# Suppose you are given a formula for a function f.Suppose you are given a formula for a function f. (c) How do you locate inflection points? a) At any value of x where the concavity changes, we have...

Suppose you are given a formula for a function *f*.

Suppose you are given a formula for a function *f*.

(c) How do you locate inflection points?

a) At any value of *x* where the concavity changes, we have an inflection point at (*x*, *f*(*x*)).

b) At any value of *x* where *f'*(*x*) = 0, we have an inflection point at (*x*, *f*(*x*)).

c) At any value of *x* where the concavity does not change, we have an inflection point at (*x*, *f*(*x*)).

d) At any value of *x* where the function changes from increasing to decreasing, we have an inflection point at (*x*, *f*(*x*)).

e) At any value of *x* where the function changes from decreasing to increasing, we have an inflection point at (*x*, *f*(*x*)).

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**A point of inflection is located where the concavity of the function changes, so the answer is (a).**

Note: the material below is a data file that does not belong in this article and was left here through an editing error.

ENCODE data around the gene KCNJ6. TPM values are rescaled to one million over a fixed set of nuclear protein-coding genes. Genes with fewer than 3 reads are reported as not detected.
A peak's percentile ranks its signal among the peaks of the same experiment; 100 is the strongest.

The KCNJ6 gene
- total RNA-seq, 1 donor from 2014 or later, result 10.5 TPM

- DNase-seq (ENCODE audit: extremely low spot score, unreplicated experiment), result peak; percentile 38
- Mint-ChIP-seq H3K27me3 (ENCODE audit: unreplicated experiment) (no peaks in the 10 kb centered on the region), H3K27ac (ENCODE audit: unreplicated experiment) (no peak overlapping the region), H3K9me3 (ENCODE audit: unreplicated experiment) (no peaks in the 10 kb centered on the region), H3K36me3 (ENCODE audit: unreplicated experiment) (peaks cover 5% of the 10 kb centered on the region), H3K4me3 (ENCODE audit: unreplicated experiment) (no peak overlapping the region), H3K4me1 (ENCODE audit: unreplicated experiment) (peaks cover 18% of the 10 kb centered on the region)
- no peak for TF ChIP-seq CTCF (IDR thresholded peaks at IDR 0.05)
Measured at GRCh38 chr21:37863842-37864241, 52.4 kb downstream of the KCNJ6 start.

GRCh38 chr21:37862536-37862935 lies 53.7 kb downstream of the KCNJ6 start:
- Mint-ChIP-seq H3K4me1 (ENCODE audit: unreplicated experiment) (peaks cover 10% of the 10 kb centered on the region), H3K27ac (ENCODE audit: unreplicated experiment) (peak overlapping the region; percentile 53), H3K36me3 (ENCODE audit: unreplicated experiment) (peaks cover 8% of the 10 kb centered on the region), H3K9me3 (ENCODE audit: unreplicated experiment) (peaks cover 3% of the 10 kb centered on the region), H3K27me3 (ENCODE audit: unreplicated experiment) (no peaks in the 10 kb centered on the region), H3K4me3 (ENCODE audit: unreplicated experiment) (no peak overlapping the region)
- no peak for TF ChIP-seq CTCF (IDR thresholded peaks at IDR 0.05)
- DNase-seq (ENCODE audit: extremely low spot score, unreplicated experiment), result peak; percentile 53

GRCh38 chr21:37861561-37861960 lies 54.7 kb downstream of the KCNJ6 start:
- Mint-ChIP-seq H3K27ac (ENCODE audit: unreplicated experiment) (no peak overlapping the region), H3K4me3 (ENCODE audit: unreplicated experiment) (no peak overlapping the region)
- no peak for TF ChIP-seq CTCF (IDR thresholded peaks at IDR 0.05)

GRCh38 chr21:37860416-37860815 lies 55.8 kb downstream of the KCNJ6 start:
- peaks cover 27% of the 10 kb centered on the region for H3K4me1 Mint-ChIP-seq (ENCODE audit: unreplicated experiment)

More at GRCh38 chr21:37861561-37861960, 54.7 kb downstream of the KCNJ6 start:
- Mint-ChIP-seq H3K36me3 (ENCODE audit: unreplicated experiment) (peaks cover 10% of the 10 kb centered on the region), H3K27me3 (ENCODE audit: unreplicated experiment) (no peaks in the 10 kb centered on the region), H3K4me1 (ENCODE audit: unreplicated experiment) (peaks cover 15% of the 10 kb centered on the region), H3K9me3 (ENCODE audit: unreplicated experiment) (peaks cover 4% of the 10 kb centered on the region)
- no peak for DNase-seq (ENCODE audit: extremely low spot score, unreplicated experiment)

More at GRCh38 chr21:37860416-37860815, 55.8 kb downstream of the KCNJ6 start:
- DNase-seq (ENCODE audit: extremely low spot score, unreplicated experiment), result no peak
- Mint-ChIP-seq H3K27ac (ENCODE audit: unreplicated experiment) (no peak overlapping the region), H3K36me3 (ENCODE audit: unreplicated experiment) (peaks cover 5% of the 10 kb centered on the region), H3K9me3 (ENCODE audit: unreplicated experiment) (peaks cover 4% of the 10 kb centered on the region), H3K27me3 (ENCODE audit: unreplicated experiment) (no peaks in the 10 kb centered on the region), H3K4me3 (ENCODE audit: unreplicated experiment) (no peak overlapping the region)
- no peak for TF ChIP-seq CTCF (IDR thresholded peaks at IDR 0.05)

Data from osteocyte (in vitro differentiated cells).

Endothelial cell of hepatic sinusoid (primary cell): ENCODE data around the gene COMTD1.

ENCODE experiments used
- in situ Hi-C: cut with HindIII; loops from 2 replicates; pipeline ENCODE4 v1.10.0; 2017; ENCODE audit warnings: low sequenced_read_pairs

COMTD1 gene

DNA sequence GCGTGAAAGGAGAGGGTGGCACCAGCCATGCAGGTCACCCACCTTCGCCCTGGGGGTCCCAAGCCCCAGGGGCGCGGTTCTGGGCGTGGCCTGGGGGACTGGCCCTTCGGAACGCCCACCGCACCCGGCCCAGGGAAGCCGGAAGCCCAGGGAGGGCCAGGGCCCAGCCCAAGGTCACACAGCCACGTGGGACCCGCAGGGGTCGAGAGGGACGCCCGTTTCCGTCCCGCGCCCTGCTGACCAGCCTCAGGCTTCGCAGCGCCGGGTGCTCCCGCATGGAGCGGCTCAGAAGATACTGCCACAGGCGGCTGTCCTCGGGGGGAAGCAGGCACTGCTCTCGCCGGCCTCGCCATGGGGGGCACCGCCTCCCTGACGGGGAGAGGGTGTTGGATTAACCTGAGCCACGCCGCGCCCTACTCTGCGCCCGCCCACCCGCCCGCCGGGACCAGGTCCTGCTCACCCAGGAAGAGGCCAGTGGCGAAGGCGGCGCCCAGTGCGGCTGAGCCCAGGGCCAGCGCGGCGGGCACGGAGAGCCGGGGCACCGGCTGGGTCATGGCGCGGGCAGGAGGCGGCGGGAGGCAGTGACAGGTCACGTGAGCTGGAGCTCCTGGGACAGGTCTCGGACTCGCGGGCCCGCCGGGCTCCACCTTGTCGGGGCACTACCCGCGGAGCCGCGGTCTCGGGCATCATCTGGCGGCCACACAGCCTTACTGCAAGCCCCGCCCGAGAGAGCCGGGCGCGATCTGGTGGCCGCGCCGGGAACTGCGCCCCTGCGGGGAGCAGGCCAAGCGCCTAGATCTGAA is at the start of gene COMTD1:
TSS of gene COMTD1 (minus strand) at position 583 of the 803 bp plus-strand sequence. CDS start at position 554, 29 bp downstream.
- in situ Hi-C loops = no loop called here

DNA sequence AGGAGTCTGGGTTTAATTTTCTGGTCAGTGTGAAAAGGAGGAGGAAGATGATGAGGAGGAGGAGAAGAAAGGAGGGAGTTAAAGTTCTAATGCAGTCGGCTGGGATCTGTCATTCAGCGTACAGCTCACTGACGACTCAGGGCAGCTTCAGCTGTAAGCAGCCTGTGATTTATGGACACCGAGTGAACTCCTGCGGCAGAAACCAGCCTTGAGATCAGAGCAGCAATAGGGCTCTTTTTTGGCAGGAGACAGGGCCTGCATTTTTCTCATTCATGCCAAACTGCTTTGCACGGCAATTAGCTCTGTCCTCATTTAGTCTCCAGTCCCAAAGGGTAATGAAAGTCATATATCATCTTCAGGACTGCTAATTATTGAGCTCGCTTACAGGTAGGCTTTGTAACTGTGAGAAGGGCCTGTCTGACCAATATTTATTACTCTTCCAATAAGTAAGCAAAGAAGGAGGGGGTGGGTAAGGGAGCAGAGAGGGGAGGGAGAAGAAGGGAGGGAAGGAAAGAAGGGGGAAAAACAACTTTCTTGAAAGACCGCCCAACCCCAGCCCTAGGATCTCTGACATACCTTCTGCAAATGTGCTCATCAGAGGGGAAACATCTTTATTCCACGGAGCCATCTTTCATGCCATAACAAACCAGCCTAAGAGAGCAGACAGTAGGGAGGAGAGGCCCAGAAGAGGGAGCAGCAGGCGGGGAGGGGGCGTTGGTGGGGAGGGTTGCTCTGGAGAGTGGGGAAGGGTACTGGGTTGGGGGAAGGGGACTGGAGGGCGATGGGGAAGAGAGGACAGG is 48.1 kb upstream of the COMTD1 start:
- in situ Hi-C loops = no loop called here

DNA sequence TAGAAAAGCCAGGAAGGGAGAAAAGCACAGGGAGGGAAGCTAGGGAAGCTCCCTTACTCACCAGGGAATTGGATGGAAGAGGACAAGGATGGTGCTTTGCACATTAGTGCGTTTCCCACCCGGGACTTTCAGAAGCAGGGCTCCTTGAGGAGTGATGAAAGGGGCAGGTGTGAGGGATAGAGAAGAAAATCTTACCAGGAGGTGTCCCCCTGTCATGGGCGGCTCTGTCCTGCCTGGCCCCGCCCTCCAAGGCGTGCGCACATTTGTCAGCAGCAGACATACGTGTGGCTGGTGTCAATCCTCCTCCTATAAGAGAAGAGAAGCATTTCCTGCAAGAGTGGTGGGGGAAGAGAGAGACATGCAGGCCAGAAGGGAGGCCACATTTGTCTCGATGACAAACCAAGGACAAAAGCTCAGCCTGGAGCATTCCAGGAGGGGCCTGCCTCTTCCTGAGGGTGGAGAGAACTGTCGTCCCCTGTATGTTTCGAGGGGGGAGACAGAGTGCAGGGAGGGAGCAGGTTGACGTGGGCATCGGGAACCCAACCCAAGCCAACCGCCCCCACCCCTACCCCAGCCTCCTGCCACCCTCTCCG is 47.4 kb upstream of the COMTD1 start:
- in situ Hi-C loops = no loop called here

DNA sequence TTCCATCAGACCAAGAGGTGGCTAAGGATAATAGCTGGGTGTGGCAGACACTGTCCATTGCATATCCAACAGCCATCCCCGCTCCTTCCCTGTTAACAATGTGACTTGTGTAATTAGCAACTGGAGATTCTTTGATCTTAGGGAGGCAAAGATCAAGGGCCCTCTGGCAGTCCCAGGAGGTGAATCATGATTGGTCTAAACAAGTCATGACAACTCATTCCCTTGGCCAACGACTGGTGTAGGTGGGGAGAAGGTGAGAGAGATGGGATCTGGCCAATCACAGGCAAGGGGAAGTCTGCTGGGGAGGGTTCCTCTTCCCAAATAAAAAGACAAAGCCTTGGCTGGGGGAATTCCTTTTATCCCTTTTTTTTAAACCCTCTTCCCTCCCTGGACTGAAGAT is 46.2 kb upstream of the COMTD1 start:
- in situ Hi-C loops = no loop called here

(b) The first derivative equals zero could be an inflection point, but it doesn't have to be. Consider the vertex of a parabola.

(c) Just because the second derivative is zero doesn't mean you have an inflection point. Consider `y=x^4` at x=0. The concavity does not change but the second derivative is zero.

(d) If the function changes from increasing to decreasing there is a local maximum (assuming the function is continuous), but that isn't necessarily an inflection point. Consider a parabola opening down.

(e) Same as (d); consider a parabola opening up. The point is a local minimum, not necessarily an inflection point.